“We are delighted to report that, after almost three years and more than 43,000 entries from over 5,100 teams in over 185 countries, the Netflix Prize Contest stopped accepting entries on 2009-07-26 18:42:37 UTC. The closing of the contest is in accordance with the Rules — thirty (30) days after a submitted prediction set achieved the Grand Prize qualifying RMSE on the quiz subset.
Qualified entries will be evaluated as described in the Rules. We look forward to awarding the Grand Prize, which we expect to announce in a few weeks. However if a Grand Prize cannot be awarded because no submission can be verified by the judges, the Contest will reopen. We will make an announcement on the Forum after the Contest judges reach a decision.”
So what’s left for the judges to do. The rules say that “a panel of senior Netflix engineers and qualified independent judges” need to “ensure that the provided algorithm description and source code could reasonably have generated the prediction sets submitted”. To do this, the candidate winner must produce the algorithm along with a description of who it works. And, of course, before receiving the prize the winner has to grant Netflix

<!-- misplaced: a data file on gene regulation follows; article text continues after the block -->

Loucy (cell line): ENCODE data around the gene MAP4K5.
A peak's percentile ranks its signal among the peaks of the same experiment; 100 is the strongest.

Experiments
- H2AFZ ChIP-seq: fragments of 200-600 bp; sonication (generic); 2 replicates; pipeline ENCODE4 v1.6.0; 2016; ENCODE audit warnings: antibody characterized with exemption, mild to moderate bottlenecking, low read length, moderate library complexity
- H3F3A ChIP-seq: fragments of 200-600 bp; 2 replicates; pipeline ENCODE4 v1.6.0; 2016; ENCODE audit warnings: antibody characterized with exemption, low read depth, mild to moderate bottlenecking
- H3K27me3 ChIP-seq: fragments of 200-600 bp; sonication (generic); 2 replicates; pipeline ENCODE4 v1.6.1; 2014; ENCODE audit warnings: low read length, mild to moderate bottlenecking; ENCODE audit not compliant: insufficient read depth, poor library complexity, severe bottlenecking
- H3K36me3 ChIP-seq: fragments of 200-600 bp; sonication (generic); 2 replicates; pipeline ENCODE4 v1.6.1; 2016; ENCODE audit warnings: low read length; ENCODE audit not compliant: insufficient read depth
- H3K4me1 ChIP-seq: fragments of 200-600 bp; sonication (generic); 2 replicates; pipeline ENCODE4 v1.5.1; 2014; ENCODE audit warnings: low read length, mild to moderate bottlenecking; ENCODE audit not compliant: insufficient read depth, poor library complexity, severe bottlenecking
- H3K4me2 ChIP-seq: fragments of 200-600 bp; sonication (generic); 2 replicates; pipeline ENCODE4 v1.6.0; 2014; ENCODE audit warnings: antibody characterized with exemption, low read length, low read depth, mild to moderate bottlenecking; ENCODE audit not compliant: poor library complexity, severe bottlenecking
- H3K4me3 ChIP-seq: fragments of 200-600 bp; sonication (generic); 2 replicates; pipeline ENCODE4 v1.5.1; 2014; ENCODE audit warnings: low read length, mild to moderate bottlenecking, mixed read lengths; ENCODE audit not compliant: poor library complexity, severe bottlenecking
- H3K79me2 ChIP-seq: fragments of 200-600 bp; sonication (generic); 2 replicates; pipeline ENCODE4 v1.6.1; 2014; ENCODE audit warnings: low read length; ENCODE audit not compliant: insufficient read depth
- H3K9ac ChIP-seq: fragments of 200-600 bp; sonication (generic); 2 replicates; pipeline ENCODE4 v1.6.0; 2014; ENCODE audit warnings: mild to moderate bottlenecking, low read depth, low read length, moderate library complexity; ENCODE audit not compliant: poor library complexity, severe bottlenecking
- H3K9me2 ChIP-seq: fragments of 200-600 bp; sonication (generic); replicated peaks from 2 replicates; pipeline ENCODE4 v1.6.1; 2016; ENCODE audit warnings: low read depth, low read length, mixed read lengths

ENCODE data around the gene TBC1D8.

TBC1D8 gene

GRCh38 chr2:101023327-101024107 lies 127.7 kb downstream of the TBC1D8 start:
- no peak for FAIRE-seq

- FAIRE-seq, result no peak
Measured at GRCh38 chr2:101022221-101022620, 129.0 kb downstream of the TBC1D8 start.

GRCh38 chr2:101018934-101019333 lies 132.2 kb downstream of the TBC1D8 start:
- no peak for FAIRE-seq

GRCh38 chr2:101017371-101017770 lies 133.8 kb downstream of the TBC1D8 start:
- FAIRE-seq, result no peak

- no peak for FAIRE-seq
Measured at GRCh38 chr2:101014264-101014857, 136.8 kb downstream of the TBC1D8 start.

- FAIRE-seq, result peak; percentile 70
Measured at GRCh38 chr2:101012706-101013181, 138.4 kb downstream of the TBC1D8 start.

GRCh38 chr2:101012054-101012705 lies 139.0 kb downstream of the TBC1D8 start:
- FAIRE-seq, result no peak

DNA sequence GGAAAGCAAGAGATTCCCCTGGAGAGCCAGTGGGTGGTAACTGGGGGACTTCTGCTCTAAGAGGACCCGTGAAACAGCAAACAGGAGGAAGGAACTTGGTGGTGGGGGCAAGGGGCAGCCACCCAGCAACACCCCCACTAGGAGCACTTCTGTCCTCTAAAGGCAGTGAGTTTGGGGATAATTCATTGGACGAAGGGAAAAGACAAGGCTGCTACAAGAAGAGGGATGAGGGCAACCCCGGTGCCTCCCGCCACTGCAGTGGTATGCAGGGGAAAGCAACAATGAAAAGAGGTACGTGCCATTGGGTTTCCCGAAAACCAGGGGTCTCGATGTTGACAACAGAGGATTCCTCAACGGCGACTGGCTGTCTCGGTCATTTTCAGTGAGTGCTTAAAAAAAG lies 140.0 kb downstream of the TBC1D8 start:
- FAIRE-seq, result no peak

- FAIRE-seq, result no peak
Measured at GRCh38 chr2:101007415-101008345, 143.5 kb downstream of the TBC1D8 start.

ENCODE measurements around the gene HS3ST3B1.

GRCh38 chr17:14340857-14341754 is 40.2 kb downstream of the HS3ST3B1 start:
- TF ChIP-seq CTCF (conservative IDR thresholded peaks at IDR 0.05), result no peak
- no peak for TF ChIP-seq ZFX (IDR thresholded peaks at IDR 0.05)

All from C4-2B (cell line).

“an irrevocable, royalty free, fully paid up, worldwide non-exclusive license under the Participants’ copyrights, patents or other intellectual property rights in the winning algorithm (“Winning Algorithm”) to reproduce, distribute, display, and create derivative works from the Winning Algorithm and also to make, have made, use, sell, offer for sale, and import products that would otherwise infringe the Winning Algorithm.”
The Netflix Prize was a great idea and generated a lot of interest around the world. It’s been good for the field of AI and its machine learning sub-field, especially. Congratulations to the Ensemble team and condolences to BellKor’s Pragmatic Chaos. I wish there could have been two winners.
UPDATE 2/27: Wait! The winner is still in doubt.